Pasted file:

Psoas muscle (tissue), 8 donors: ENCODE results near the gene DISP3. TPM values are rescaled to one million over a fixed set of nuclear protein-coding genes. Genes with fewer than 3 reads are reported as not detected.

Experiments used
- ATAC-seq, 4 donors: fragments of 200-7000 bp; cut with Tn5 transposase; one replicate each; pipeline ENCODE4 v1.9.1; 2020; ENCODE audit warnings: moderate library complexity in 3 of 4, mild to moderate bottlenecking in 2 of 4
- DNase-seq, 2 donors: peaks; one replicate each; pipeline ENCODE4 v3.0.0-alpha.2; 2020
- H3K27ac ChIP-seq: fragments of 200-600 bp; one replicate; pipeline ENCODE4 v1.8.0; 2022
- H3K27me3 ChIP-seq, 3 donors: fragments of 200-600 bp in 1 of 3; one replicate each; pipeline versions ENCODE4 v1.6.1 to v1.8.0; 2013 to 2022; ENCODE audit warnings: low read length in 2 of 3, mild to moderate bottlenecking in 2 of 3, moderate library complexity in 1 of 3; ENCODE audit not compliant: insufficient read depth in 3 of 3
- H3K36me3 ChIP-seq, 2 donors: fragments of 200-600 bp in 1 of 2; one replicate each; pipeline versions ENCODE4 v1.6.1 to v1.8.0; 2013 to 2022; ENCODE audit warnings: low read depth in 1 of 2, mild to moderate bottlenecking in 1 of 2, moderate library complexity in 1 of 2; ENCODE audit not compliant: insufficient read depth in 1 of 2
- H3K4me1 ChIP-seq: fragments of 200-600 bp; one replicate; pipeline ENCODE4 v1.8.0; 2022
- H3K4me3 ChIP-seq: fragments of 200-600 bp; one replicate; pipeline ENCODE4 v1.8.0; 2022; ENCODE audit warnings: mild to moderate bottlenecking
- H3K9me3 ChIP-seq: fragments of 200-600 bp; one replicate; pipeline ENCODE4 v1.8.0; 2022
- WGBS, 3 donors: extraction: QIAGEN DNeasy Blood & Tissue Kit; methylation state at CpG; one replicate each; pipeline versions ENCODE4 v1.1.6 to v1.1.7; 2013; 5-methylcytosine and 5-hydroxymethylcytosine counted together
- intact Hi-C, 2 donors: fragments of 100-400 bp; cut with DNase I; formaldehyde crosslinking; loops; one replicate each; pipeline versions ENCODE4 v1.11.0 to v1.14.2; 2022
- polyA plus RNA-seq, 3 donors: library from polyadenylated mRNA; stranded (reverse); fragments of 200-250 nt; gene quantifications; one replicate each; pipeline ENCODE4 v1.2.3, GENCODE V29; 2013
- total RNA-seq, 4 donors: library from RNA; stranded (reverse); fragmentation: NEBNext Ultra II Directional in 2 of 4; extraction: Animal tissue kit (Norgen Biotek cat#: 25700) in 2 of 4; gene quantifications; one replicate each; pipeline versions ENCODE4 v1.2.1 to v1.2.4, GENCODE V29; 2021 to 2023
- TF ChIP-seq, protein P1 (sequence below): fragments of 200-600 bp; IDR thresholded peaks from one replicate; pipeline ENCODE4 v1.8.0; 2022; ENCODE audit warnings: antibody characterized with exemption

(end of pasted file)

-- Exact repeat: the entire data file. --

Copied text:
Psoas muscle (tissue), 8 donors: ENCODE results near the gene DISP3. TPM values are rescaled to one million over a fixed set of nuclear protein-coding genes. Genes with fewer than 3 reads are reported as not detected.

Experiments used
- ATAC-seq, 4 donors: fragments of 200-7000 bp; cut with Tn5 transposase; one replicate each; pipeline ENCODE4 v1.9.1; 2020; ENCODE audit warnings: moderate library complexity in 3 of 4, mild to moderate bottlenecking in 2 of 4
- DNase-seq, 2 donors: peaks; one replicate each; pipeline ENCODE4 v3.0.0-alpha.2; 2020
- H3K27ac ChIP-seq: fragments of 200-600 bp; one replicate; pipeline ENCODE4 v1.8.0; 2022
- H3K27me3 ChIP-seq, 3 donors: fragments of 200-600 bp in 1 of 3; one replicate each; pipeline versions ENCODE4 v1.6.1 to v1.8.0; 2013 to 2022; ENCODE audit warnings: low read length in 2 of 3, mild to moderate bottlenecking in 2 of 3, moderate library complexity in 1 of 3; ENCODE audit not compliant: insufficient read depth in 3 of 3
- H3K36me3 ChIP-seq, 2 donors: fragments of 200-600 bp in 1 of 2; one replicate each; pipeline versions ENCODE4 v1.6.1 to v1.8.0; 2013 to 2022; ENCODE audit warnings: low read depth in 1 of 2, mild to moderate bottlenecking in 1 of 2, moderate library complexity in 1 of 2; ENCODE audit not compliant: insufficient read depth in 1 of 2
- H3K4me1 ChIP-seq: fragments of 200-600 bp; one replicate; pipeline ENCODE4 v1.8.0; 2022
- H3K4me3 ChIP-seq: fragments of 200-600 bp; one replicate; pipeline ENCODE4 v1.8.0; 2022; ENCODE audit warnings: mild to moderate bottlenecking
- H3K9me3 ChIP-seq: fragments of 200-600 bp; one replicate; pipeline ENCODE4 v1.8.0; 2022
- WGBS, 3 donors: extraction: QIAGEN DNeasy Blood & Tissue Kit; methylation state at CpG; one replicate each; pipeline versions ENCODE4 v1.1.6 to v1.1.7; 2013; 5-methylcytosine and 5-hydroxymethylcytosine counted together
- intact Hi-C, 2 donors: fragments of 100-400 bp; cut with DNase I; formaldehyde crosslinking; loops; one replicate each; pipeline versions ENCODE4 v1.11.0 to v1.14.2; 2022
- polyA plus RNA-seq, 3 donors: library from polyadenylated mRNA; stranded (reverse); fragments of 200-250 nt; gene quantifications; one replicate each; pipeline ENCODE4 v1.2.3, GENCODE V29; 2013
- total RNA-seq, 4 donors: library from RNA; stranded (reverse); fragmentation: NEBNext Ultra II Directional in 2 of 4; extraction: Animal tissue kit (Norgen Biotek cat#: 25700) in 2 of 4; gene quantifications; one replicate each; pipeline versions ENCODE4 v1.2.1 to v1.2.4, GENCODE V29; 2021 to 2023
- TF ChIP-seq, protein P1 (sequence below): fragments of 200-600 bp; IDR thresholded peaks from one replicate; pipeline ENCODE4 v1.8.0; 2022; ENCODE audit warnings: antibody characterized with exemption